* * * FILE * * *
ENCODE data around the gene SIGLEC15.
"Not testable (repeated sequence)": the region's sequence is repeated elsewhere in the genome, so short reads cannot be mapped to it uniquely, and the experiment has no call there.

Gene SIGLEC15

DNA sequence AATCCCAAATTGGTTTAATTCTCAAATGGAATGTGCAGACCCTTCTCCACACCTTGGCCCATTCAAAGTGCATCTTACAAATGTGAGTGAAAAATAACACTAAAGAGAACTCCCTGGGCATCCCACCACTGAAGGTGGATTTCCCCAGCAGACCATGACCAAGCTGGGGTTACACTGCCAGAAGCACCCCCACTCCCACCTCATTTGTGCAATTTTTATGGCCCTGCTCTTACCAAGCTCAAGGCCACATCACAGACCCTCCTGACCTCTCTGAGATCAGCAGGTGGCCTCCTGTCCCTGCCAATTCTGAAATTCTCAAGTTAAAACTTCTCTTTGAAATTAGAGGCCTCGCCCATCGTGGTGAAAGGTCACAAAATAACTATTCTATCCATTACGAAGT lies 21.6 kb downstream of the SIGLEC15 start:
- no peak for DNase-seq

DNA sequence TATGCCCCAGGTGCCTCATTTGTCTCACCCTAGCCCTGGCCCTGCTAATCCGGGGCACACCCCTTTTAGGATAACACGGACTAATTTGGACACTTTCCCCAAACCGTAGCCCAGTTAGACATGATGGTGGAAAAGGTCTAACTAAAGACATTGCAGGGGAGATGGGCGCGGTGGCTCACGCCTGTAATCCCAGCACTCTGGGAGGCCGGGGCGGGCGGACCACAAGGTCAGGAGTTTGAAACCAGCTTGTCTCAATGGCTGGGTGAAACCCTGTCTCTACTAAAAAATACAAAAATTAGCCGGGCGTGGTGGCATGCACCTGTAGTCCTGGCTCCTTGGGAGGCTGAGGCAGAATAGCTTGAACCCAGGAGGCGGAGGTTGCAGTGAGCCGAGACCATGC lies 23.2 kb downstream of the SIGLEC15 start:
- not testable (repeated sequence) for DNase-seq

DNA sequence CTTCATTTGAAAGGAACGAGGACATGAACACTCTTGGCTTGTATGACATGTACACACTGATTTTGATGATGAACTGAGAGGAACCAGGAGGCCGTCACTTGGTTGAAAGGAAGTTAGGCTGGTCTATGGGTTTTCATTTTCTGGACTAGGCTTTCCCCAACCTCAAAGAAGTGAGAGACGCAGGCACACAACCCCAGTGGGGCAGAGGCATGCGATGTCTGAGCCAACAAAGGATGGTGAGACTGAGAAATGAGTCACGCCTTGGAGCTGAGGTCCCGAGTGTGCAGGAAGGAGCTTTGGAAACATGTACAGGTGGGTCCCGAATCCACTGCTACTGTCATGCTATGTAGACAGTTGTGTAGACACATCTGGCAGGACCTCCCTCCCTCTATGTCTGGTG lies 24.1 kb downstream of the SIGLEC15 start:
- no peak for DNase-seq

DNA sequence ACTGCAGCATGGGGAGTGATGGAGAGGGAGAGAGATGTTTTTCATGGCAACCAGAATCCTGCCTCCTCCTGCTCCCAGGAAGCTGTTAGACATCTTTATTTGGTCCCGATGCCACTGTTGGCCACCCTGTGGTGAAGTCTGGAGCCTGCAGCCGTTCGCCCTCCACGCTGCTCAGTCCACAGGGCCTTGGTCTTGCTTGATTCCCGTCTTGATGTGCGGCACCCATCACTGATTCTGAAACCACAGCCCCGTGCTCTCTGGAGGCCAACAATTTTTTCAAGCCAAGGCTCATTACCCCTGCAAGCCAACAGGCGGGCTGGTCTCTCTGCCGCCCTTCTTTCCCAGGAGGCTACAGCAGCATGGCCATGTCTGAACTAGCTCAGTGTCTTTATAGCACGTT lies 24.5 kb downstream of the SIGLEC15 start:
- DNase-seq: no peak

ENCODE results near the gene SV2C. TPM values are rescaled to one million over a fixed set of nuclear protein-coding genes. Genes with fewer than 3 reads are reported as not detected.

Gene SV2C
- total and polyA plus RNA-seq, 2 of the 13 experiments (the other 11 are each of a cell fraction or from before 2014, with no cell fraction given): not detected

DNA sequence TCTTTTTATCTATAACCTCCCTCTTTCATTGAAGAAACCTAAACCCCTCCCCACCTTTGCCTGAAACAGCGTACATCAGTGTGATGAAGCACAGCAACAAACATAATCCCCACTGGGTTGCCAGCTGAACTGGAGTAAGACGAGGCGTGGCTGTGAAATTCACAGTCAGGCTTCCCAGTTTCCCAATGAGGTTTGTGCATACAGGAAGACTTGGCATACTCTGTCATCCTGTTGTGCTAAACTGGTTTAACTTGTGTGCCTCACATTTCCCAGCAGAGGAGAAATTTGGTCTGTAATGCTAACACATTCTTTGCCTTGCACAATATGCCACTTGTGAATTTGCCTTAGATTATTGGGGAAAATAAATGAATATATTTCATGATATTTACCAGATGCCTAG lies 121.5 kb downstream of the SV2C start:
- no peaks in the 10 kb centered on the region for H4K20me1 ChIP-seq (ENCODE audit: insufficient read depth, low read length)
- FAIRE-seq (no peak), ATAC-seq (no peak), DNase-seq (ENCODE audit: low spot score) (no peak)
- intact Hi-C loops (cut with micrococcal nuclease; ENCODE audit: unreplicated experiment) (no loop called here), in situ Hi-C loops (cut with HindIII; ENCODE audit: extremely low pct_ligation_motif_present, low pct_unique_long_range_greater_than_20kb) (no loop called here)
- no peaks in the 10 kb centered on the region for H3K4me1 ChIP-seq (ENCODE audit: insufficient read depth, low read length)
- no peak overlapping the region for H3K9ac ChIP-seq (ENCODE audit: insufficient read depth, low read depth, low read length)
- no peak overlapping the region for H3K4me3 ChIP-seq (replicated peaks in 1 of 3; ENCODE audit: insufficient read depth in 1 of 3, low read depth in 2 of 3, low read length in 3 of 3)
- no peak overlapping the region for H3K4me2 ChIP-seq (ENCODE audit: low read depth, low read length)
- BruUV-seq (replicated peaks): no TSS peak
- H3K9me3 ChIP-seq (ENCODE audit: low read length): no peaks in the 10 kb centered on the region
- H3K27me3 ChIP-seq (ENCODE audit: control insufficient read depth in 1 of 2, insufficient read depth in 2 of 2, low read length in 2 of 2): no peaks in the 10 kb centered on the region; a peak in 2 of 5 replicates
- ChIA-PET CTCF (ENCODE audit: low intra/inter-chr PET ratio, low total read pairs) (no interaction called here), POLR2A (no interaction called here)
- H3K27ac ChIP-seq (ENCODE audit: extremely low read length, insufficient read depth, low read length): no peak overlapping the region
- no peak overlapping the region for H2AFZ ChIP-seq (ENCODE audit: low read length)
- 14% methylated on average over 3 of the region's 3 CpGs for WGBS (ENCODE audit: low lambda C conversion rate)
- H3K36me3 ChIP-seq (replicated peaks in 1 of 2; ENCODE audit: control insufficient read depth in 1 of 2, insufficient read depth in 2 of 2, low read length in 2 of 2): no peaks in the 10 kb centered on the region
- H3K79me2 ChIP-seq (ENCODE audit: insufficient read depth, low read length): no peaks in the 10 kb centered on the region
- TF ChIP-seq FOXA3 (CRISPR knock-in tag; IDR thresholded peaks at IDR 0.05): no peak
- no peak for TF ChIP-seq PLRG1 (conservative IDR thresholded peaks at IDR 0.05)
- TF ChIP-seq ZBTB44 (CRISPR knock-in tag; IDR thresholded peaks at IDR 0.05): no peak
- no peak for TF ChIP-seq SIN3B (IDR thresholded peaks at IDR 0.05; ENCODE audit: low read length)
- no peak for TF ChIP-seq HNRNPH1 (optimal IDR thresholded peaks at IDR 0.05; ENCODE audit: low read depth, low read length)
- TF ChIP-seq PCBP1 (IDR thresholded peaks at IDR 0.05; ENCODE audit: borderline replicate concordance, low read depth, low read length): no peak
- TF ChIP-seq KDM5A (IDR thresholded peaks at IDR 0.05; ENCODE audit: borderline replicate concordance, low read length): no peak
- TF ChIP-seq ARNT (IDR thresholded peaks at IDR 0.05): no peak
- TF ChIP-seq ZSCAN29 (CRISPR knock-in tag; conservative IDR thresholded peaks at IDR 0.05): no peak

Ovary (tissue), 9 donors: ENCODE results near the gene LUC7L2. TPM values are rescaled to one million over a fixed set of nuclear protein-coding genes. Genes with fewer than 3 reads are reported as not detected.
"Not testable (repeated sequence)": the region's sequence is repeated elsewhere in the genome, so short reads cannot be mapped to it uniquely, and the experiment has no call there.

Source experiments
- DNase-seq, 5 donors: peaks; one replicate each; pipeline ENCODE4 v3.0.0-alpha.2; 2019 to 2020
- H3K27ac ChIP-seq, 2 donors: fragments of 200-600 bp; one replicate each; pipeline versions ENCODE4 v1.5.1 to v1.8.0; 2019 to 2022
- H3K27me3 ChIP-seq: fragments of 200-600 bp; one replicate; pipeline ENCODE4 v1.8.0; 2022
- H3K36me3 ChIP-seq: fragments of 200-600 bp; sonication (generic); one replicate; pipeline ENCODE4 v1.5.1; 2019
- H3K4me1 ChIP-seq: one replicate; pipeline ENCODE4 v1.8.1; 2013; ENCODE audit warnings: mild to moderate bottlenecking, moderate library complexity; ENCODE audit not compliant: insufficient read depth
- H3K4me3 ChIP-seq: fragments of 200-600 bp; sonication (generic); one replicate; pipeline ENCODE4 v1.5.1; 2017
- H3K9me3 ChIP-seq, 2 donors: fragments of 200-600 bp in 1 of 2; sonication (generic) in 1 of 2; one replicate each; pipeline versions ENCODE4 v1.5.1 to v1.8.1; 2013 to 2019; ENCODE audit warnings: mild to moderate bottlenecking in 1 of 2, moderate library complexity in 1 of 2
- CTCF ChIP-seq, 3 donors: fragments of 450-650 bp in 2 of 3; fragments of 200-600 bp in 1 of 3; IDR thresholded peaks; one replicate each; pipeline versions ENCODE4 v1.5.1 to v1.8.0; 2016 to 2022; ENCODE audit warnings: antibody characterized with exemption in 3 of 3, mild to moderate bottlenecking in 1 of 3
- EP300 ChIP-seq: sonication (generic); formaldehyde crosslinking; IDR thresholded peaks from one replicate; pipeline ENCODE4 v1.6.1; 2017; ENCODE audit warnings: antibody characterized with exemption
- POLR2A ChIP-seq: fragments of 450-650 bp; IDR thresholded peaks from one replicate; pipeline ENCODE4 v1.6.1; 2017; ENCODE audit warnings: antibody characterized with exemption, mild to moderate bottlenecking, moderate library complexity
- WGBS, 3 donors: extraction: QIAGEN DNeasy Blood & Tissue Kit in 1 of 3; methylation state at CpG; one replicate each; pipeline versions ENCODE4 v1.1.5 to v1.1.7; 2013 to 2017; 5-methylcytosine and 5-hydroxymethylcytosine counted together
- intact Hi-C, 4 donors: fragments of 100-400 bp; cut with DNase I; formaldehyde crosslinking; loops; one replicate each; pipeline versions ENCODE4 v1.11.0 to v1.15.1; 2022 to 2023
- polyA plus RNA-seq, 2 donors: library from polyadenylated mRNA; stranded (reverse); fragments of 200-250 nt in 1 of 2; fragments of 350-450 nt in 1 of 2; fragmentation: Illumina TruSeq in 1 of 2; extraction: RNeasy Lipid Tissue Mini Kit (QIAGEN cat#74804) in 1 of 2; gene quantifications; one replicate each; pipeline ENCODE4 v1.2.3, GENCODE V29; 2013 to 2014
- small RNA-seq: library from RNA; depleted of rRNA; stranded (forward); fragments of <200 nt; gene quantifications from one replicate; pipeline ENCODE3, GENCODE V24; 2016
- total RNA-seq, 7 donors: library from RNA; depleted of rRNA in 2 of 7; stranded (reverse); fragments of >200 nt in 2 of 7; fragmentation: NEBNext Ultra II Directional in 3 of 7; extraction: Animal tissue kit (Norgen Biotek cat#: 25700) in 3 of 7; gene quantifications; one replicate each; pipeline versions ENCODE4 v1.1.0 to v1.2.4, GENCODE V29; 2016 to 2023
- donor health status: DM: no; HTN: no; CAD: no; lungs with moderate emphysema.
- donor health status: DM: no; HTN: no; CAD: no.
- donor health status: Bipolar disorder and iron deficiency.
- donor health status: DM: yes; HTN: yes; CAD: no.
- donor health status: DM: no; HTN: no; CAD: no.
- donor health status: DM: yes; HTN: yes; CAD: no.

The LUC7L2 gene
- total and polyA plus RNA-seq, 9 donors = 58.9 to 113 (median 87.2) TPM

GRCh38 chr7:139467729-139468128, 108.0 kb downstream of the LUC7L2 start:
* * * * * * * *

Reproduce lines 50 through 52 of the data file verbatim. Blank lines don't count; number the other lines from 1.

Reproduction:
- H3K9me3 ChIP-seq, 2 donors: fragments of 200-600 bp in 1 of 2; sonication (generic) in 1 of 2; one replicate each; pipeline versions ENCODE4 v1.5.1 to v1.8.1; 2013 to 2019; ENCODE audit warnings: mild to moderate bottlenecking in 1 of 2, moderate library complexity in 1 of 2
- CTCF ChIP-seq, 3 donors: fragments of 450-650 bp in 2 of 3; fragments of 200-600 bp in 1 of 3; IDR thresholded peaks; one replicate each; pipeline versions ENCODE4 v1.5.1 to v1.8.0; 2016 to 2022; ENCODE audit warnings: antibody characterized with exemption in 3 of 3, mild to moderate bottlenecking in 1 of 3
- EP300 ChIP-seq: sonication (generic); formaldehyde crosslinking; IDR thresholded peaks from one replicate; pipeline ENCODE4 v1.6.1; 2017; ENCODE audit warnings: antibody characterized with exemption